Hinson v. Calvary Records, Inc. et al.,

Filing 60

ORDER signed by District Judge Troy L. Nunley on 3/23/2017 DENYING 8 Application for Right to Attach order and order for issuance of writ of attachment. (Donati, J)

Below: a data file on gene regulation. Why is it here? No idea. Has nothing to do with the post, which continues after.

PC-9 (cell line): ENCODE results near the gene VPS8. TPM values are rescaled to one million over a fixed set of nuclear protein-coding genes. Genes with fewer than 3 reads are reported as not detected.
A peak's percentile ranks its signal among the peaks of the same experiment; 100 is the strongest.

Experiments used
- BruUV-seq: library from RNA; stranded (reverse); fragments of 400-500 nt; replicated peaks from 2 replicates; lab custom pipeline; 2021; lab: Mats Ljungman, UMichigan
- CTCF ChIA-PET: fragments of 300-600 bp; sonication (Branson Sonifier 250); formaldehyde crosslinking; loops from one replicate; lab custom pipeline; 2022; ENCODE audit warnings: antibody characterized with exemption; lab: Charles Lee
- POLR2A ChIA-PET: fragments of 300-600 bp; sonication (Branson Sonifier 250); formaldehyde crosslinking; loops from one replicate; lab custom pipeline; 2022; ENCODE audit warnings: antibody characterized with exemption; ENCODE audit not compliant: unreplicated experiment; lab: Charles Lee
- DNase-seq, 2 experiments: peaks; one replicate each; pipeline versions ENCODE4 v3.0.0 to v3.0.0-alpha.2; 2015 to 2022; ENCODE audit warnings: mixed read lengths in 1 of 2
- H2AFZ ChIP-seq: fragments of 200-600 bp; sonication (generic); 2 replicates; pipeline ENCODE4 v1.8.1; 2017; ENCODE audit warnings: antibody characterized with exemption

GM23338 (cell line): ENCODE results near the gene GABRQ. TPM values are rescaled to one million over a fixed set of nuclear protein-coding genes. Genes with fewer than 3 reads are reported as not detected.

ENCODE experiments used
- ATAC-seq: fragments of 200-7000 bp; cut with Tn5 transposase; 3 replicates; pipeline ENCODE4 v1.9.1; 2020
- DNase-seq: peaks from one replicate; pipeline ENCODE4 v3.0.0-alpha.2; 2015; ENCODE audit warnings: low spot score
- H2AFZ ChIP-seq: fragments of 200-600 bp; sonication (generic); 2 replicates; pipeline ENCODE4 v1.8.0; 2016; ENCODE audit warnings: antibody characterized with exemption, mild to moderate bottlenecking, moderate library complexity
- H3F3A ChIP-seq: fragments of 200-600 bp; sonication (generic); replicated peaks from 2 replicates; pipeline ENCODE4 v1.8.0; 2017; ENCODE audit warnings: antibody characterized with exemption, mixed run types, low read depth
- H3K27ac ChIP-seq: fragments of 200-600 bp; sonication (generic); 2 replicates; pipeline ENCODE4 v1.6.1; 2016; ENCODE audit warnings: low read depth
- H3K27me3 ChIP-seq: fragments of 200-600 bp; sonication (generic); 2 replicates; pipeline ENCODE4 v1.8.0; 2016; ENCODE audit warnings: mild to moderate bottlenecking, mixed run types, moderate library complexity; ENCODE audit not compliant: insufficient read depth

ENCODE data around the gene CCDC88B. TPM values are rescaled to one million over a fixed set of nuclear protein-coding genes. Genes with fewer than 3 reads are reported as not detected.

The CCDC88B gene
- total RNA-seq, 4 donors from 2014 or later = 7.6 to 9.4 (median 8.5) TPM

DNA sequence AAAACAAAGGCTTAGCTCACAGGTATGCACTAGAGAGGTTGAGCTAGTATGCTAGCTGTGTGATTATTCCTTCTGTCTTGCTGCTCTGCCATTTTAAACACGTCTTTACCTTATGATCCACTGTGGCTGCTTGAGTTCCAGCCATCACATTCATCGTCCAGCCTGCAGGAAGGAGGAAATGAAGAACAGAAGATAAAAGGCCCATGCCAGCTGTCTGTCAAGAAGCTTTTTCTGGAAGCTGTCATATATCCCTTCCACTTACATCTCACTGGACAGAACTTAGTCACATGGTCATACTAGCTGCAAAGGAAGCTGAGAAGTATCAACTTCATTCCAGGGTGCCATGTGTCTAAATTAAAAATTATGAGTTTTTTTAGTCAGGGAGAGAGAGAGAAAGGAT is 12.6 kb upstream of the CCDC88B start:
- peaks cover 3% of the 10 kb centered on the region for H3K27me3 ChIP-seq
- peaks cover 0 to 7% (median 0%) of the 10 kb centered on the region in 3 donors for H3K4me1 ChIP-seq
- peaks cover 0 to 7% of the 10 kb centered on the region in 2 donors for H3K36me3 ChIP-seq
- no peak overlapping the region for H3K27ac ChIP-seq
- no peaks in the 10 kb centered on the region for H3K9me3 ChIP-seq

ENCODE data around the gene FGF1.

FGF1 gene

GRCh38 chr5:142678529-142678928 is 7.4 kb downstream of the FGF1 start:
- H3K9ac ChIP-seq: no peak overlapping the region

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1 2 3 4 5 6 7 8 IN THE UNITED STATES DISTRICT COURT 9 FOR THE EASTERN DISTRICT OF CALIFORNIA 10 11 RONALD A. HINSON, Plaintiff, 12 ORDER v. 13 14 No. 2:15-cv-02227-TLN-EFB CALVARY RECORDS, INC., et al. Defendants. 15 16 17 This matter is before the Court pursuant to Plaintiff Ronald A. Hinson’s 18 19 (“Plaintiff”) application for right to attach order and order for issuance of writ of 20 attachment (the “Application”). (ECF No. 8.) The San Joaquin County Sheriff, Coroner, 21 Public Administrator (the “Public Administrator”), in his representative capacity as the 22 Special Administrator of the Estate of Nelson S. Parkerson, Jr., filed an opposition. (ECF 23 No. 22.) Plaintiff filed a reply. (ECF No. 23.) The Court has carefully considered the 24 arguments raised by the parties.1 For the reasons set forth below, the Application is 25 DENIED. 26 /// 27 1 28 Because the Court has concluded that oral argument would not be of material assistance, it decides the matter on the briefing in accordance with Eastern District Local Rule 230(g). 1 1 I. PROCEDURAL BACKGROUND 2 This case arises out of the alleged misappropriation of royalties for songs 3 copyrighted by Plaintiff. Plaintiff filed this suit on October 26, 2015. (Compl., ECF No. 4 1.) On January 11, 2016, Plaintiff filed his first amended complaint (“FAC”) naming as 5 defendants Calvary Records, Inc., a California corporation (“Calvary Records”), dba The 6 Calvary Music Group dba Songs of Calvary; Songs of Calvary, an entity whose form of 7 organization is unknown (“Songs of Calvary”); Calvary Music Group, Inc., a Tennessee 8 corporation (“Calvary Music”); Nelson S. Parkerson, Jr. (“Parkerson”), deceased, by and 9 through the Public Administrator, as special administrator of Parkerson’s estate, Phyllis 10 Bradhurst (“Bradhurst”); Warner Chappell Music, Inc., a Delaware corporation (“Warner 11 Chappell”); and Does 1 to 50, inclusive (collectively, “Defendants”). (ECF No. 7.) 12 The FAC contains the following ten causes of action: (1) violation of the 13 Copyright Act, 17 U.S.C. §§ 101 et seq., against all Defendants; (2) breach of fiduciary 14 duty (constructive fraud) against all Defendants except for Warner Chappell; (3) 15 conversion against all Defendants; (4) declaratory relief against all Defendants except for 16 Warner Chappell; (5) breach of contract against all Defendants except for Warner 17 Chappell; (6) rescission of contract against all Defendants except for Warner Chappell; 18 (7) negligence against all Defendants; (8) common counts – money had and received 19 against all Defendants except Warner Chappell; (9) common counts – money had and 20 received against Warner Chappell and Does 1 to 50; and (10) accounting against all 21 Defendants. (See ECF No. 7.) 22 Also on January 11, 2016, Plaintiff filed the Application seeking to attach a 23 particular Wells Fargo bank account (the “Account”) “in the name(s) of Calvary Records, 24 Inc. dba The Calvary Music Group dba Songs of Calvary; Calvary Music Group, Inc.; 25 Songs of Calvary; Nelson S. Parkerson, Jr.; Phyllis M. Bradhurst; or any one or 26 combination of them.” (ECF No. 8 at 2.) To the extent the “account balance is 27 insufficient or [the] account has been closed,” Plaintiff also seeks to attach “the net 28 proceeds of the sale” of certain real property in Fresno, CA, more particularly described 2 1 in the Application, in the amount of $171,000.00. (ECF No. 8 at 2.) 2 II. 3 Federal Rule of Civil Procedure 64 provides in pertinent part: 4 At the commencement of and throughout an action, every remedy is available that, under the law of the state where the court is located, provides for seizing a person or property to secure satisfaction of the potential judgment . . . . The remedies available under this rule include . . . attachment . . . . 5 6 LEGAL STANDARD 7 Fed. R. Civ. P. 64. The effect of Rule 64 is to incorporate state law to determine the 8 availability of prejudgment remedies for the seizure of property to secure satisfaction of a 9 judgment ultimately entered. Granny Goose Foods Inc. v. Bhd. of Teamsters & Auto 10 Truck Drivers, Local No. 70 of Alameda Cty., 415 U.S. 423, 436 n.10 (1974). Thus, 11 California law provides the rules governing the Application. 12 In California, the procedures and grounds for obtaining orders for prejudgment 13 writs of attachment are governed by California Code of Civil Procedure §§ 481.010– 14 493.060. Blastrac, N.A. v. Concrete Sols. & Supply, 678 F. Supp. 2d 1001, 1004 (C.D. 15 Cal. 2010). Attachment is a purely statutory remedy. Pos-A-Traction, Inc. v. Kelly- 16 Springfield Tire Co., 112 F. Supp. 2d 1178, 1181 (C.D. Cal. 2000) (citing Jordan–Lyon 17 Prods., Ltd. v. Cineplex Odeon Corp., 29 Cal. App. 4th 1459, 1466 (1994)). The burden 18 is on the applicant to establish each element necessary for an attachment order by a 19 preponderance of the evidence. Blastrac, 678 F. Supp. 2d at 1004–05 (citing Loeb & 20 Loeb v. Beverly Glen Music, Inc., 166 Cal. App. 3d 1110, 1116 (1985)). 21 “Except as otherwise provided by statute, an attachment may be issued only in an 22 action on a claim or claims for money, each of which is based upon a contract, express or 23 implied, where the total amount of the claim or claims is a fixed or readily ascertainable 24 amount” not less than $500.00. Cal. Civ. Proc. Code § 483.010(a). California Code of 25 Civil Procedure § 484.090 provides that before an attachment order is issued, the court 26 must find all of the following: (1) the claim upon which the attachment is based is one 27 upon which an attachment may be issued; (2) the applicant has established the “probable 28 validity” of the claim upon which the attachment is based; (3) the attachment is not 3 1 sought for a purpose other than recovery on the claim upon which the request for 2 attachment is based; and (4) the amount to be secured by the attachment is greater than 3 zero. Cal. Code Civ. Proc. § 484.090(a). “The application for a right to attach order must be supported by an affidavit or 4 5 declaration showing that the applicant, on the facts presented, would be entitled to a 6 judgment on the claim upon which the proposed attachment is based.” Pos-A-Traction, 7 Inc., 112 F. Supp. 2d at 1182 (citing Cal. Code Civ. Proc. § 484.030). “The affidavit or 8 declaration must state the facts ‘with particularity.’” Id. (citing Cal. Code Civ. Proc. § 9 482.040). Additionally, a writ of attachment will not be issued if the property to be 10 attached is exempt. Cal. Code Civ. Proc. § 484.090(b); Gen. Elec. Capital Corp. v. 11 Rhino Bus. Sys., Inc., No. 2:16-cv-00029-KJM-CMK, 2016 WL 2743557, at *3 (E.D. 12 Cal. May 11, 2016). PLAINTIFF’S AFFIDAVIT AND REQUEST FOR JUDICIAL NOTICE 13 III. 14 In connection with the Application, Plaintiff filed a declaration (ECF No. 8 at 5– 15 13) (the “Hinson Declaration”).2 The Hinson Declaration refers to “Calvary Records, 16 Inc., Songs of Calvary Publishing Company and/or their authorized agent and 17 representative, Nelson S. Parkerson, Jr.” collectively as “Calvary” unless “separately 18 designated.” (Hinson Decl. at ¶ 3.) The Court will do so as well in this section of the 19 Order. Plaintiff declares the following: Plaintiff is a professional songwriter and 20 21 composer of gospel music. (Hinson Decl. at ¶ 2.) Plaintiff composed the lyrics and 22 music to the songs “The Lighthouse” and “He Pilots My Ship” (the “Songs”), and 23 subsequently registered the Songs with the U.S. Copyright Office. (Hinson Decl. at ¶¶ 24 2–3.) Plaintiff entered into a contractual relationship with Calvary Records, Inc. and 25 Songs of Calvary Publishing, with Parkerson acting on behalf of these entities, granting 26 Songs of Calvary Publishing the right to “split-publish” the Songs. (Hinson Decl. at ¶ 3.) 27 2 28 The Hinson Declaration was not docketed as a separate document from the Application. To avoid confusion with the Application, citations to the Hinson Declaration refer to it as “Hinson Decl. at ¶ _.” 4 1 Plaintiff indicates this arrangement meant that Plaintiff was entitled to “fifty percent of 2 the income generated from the exploitation of the songs . . . as songwriter while the 3 remaining fifty percent was to be apportioned between . . . [the] split-publishers.” 4 (Hinson Decl. at ¶ 3.) Plaintiff has submitted two contracts entered into “between 5 [Plaintiff] and Calvary” as Exhibits 1 and 2 of the Hinson Declaration. (See Hinson 6 Decl. at ¶¶ 4–5.) The first was entered into on August 11, 1975 (the “1975 Agreement”) 7 and the second on June 9, 1992 (the “1992 Agreement” and, together with the 1975 8 Agreement, the “Agreements”)). The 1992 Agreement “expressly nullified all prior 9 agreements between the parties except Part B of the 1975 Agreement.” (See Hinson 10 Decl. at ¶ 5.) Each of the Agreements maintained this split-publishing arrangement. (See 11 Hinson Decl. at ¶¶ 4–5.) The 1992 Agreement had a maximum term of “no more than 12 forty-eight months” unless certain projects were not completed. (Hinson Decl. at ¶ 6.) 13 However, the 1992 Agreement would not remain in effect, even if these projects were not 14 completed, if “it can be shown that The Company was in anyway responsible for their 15 incompleteness.” (Hinson Decl. at ¶ 6 (internal quotation marks omitted).) 16 Plaintiff neither recalls any contact from Calvary or Parkerson nor receiving any 17 royalties from Calvary since 2000. (Hinson Decl. at ¶ 7.) By this time Plaintiff 18 “regarded the 1992 Agreement as having expired and [his] contractual relationship with 19 Calvary as having terminated.” (Hinson Decl. at ¶ 7.) However, in approximately 20 October 2012, in connection with an IRS audit, Plaintiff was presented with Form 1099s 21 from Warner Chappell indicating he should have received approximately $67,000 in 22 royalties for the Songs “during tax year 2010.” (Hinson Decl. at ¶ 8.) After inquiring 23 with Warner Chappell, Plaintiff states he was provided copies of four cashed royalty 24 checks (the “Checks”) totaling approximately $67,000.00 made out to “Ronnie Hinson 25 D/B/A Songs of Calvary.” (Hinson Decl. at ¶ 12.) One of the Checks was purportedly 26 endorsed by Plaintiff, but Plaintiff indicates this is a forgery. (Hinson Decl. at ¶ 12.) The 27 Checks indicate they were cashed by Songs of Calvary and deposited in the Account. 28 (Hinson Decl. at ¶ 12.) Copies of the Checks have been submitted as an exhibit to the 5 1 2 Hinson Declaration. Plaintiff states that he has been informed that Warner Chappell paid royalties to 3 Calvary “from 2003 through 2005” and that he believes “[t]here may also have been 4 payments made to Calvary since 2010” and “possibly . . . during 2002.” (Hinson Decl. at 5 ¶ 14.) Plaintiff believes that Bradhurst “is still collecting and receiving royalty payments 6 under the names ‘Song of Calvary’ and other fictitious business names previously used 7 by Nelson S. Parkerson, Jr. without the knowledge and consent of the Special 8 Administrator of his Estate.” (Hinson Decl. at ¶ 15.) 9 Plaintiff has submitted a Request for Judicial Notice requesting, among other 10 things, for the Court to take judicial notice of an allegation made by certain of 11 Parkerson’s “objecting heirs” in Superior Court of California, County of San Joaquin that 12 “since 2010 Parkerson suffered from dementia and that he was the victim of undue 13 influence and financial elder abuse perpetrated by” Bradhurst. (See ECF No. 8-3 at 2.) 14 The Request for Judicial Notice is DENIED as the items Plaintiff would have judicially 15 noticed are immaterial to the resolution of the Application. 16 IV. ANALYSIS 17 The Court finds that Plaintiff’s Application should be denied for three reasons. 18 First, Plaintiff has not satisfied his burden to establish the “probable validity” of his 19 breach of contract claim as it pertains to the Checks or earlier royalty payments 20 preceding them by failing to respond to the Public Administrator’s statute of limitations 21 argument. See Cal. Civ. Proc. Code §§ 483.010(a), 484.090(a). Second, with respect to 22 the breach of contract claims as it applies to possible royalty payments not covered by the 23 Public Administrator’s statute of limitations argument, Plaintiff has failed to show these 24 are in a fixed or “readily ascertainable” amount. See Cal. Civ. Proc. Code § 483.010(a). 25 Third, Plaintiff has not met his burden to identify a statute that would permit an order of 26 attachment for any of his non-contractual claims. See Cal. Civ. Proc. Code §§ 27 483.010(a), 484.090(a). 28 In order to establish that a claim has “probable validity,” the plaintiff must show 6 1 it is “more likely than not that the plaintiff will obtain a judgment against the defendant 2 on that claim.” Cal. Civ. Proc. Code § 481.190; see also Blastrac, 678 F. Supp. 2d at 3 1005. The Court makes this determination by “consider[ing] the relative merits of the 4 positions of the respective parties and mak[ing] a determination of the probable outcome 5 of the litigation.” Blastrac, 678 F. Supp. 2d at 1005 (quoting Loeb & Loeb, 166 Cal. 6 App. 3d at 212). “[I]t is not enough for the plaintiff to make out a prima facie case for 7 breach of contract; rather, the plaintiff must also show that the defenses raised are ‘less 8 than fifty percent likely to succeed.’” Id. at 1005 (quoting Pet Food Express, Ltd. v. 9 Royal Canin USA Inc., 2009 WL 2252108, at *5 (N.D.Cal.2009)). 10 The Public Administrator argued that a “portion of [Plaintiff’s] causes of action 11 are barred by the statute of limitations” and therefore Plaintiff should not receive “an 12 attachment order in the full amount” he seeks. (ECF No. 22 at 11–12 (discussing the 13 statute of limitations as they apply to six of Plaintiff’s causes of action).) In relevant 14 part, the Public Administrator argued that a “four year statute of limitations applies” to 15 Plaintiff’s breach of contract claim and that Plaintiff therefore “would not be entitled to 16 recover any damages for the period before October 26, 2011” with respect to that claim 17 because Plaintiff “initially filed this lawsuit on or about October 26, 2015.” (ECF No. 22 18 at 12.) In particular, the Public Administrator submitted this would bar recovery for each 19 of the Checks, which were “issued in April, July, and November of 2010 and in January 20 2011.” (ECF No. 22. at 12–13.) 21 The closest Plaintiff comes to discussing the Public Administrator’s statute of 22 limitations argument as it pertains to his breach of contract claim is Plaintiff’s conclusory 23 assertion that he has “met the requirements of . . . California Code of Civil Procedure §§ 24 481.010, et seq.” (ECF No. 23 at 10.) Quite simply, Plaintiff has not met his burden to 25 demonstrate the probable validity of this claim. See Blastrac, 678 F. Supp. 2d at 1007 26 (concluding plaintiff “ha[d] not shown probable validity because it [had] not effectively 27 addressed [the opposing party’s] . . . defense”); Pet Food Exp. Ltd., 2009 WL 2252108, 28 at *5 (concluding a party fails to demonstrate the probable validity of its claim where it 7 1 “provide[s] no support for” the proposition that the opposing party’s defense is “less than 2 fifty percent likely to succeed). Indeed, Plaintiff has made no effort to do so. Plaintiff’s statement that “[t]here may also have been payments made to Calvary 3 4 since 2010” does not change things. (Hinson Decl. at ¶ 14 (emphasis added).) The 5 burden is on Plaintiff to establish each element necessary for an attachment order. 6 Blastrac, 678 F. Supp. 2d at 1004–05. “[A]n attachment may be issued only in an action 7 on a claim or claims for money, each of which is based upon a contract, express or 8 implied, where the total amount of the claim or claims is a fixed or readily ascertainable 9 amount.” Cal. Civ. Proc. Code § 483.010(a) (emphasis added). Speculation as to 10 whether additional payments may have occurred in some unspecified amount fails to 11 meet this burden. Finally, Plaintiff’s discussion of the statute of limitations as it pertains to his 12 13 copyright infringement claim is similarly to no avail. (ECF No. 23 at 3–5.) “Except as 14 otherwise provided by statute, an attachment may be issued only in an action on a claim 15 or claims for money, each of which is based upon a contract, express or implied . . . .” 16 Cal. Civ. Proc. Code § 483.010(a) (emphasis added). Even assuming Plaintiff’s 17 arguments are correct, Plaintiff has not met his burden to show that his copyright 18 infringement claim is a “claim upon which the attachment is based is one upon which an 19 attachment may be issued.” Cal. Civ. Proc. Code § 484.090; see also Loeb & Loeb, 166 20 Cal. App. 3d at 1116. (explaining the applicant plaintiff has “the burden of proving . . . 21 that his claim is one upon which an attachment may be issued”). 22 IV. CONCLUSION 23 For the foregoing reasons, Plaintiff’s Application is DENIED. 24 IT IS SO ORDERED. 25 Dated: March 23, 2017 26 27 Troy L. Nunley United States District Judge 28 8